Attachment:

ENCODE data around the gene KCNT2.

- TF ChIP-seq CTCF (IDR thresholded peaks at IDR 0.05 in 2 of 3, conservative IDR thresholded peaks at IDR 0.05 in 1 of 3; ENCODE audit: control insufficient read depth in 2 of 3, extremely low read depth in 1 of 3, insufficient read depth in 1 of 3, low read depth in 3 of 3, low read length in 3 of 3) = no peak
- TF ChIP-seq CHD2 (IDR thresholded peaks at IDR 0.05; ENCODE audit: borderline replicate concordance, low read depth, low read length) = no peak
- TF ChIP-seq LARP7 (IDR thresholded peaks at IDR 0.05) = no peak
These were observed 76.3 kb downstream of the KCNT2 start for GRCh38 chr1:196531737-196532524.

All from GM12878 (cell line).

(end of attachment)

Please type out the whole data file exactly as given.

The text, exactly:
ENCODE data around the gene KCNT2.

- TF ChIP-seq CTCF (IDR thresholded peaks at IDR 0.05 in 2 of 3, conservative IDR thresholded peaks at IDR 0.05 in 1 of 3; ENCODE audit: control insufficient read depth in 2 of 3, extremely low read depth in 1 of 3, insufficient read depth in 1 of 3, low read depth in 3 of 3, low read length in 3 of 3) = no peak
- TF ChIP-seq CHD2 (IDR thresholded peaks at IDR 0.05; ENCODE audit: borderline replicate concordance, low read depth, low read length) = no peak
- TF ChIP-seq LARP7 (IDR thresholded peaks at IDR 0.05) = no peak
These were observed 76.3 kb downstream of the KCNT2 start for GRCh38 chr1:196531737-196532524.

All from GM12878 (cell line).